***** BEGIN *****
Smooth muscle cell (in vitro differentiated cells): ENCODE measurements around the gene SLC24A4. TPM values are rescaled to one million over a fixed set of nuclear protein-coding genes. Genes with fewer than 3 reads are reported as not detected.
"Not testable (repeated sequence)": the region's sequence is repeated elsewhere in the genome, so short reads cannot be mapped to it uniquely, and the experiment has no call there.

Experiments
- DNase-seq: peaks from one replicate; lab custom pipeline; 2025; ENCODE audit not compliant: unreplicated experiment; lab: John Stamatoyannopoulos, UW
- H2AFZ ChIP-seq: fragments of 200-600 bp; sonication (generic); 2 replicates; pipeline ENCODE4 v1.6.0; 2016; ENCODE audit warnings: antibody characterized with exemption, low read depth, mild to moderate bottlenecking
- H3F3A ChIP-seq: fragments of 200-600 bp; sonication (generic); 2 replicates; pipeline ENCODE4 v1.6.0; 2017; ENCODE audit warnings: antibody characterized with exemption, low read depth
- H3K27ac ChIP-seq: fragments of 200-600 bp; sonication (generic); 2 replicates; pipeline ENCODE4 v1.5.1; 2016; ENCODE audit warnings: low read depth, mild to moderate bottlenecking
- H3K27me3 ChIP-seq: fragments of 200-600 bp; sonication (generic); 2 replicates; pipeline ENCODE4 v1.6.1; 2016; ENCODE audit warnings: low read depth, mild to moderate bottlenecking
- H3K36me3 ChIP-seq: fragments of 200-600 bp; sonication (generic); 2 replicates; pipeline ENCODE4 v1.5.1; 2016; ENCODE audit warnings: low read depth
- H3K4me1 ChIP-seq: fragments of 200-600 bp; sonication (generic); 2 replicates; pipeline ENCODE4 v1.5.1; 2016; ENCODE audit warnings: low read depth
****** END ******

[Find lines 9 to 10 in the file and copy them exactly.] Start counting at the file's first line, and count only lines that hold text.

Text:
- H3K36me3 ChIP-seq: fragments of 200-600 bp; sonication (generic); 2 replicates; pipeline ENCODE4 v1.5.1; 2016; ENCODE audit warnings: low read depth
- H3K4me1 ChIP-seq: fragments of 200-600 bp; sonication (generic); 2 replicates; pipeline ENCODE4 v1.5.1; 2016; ENCODE audit warnings: low read depth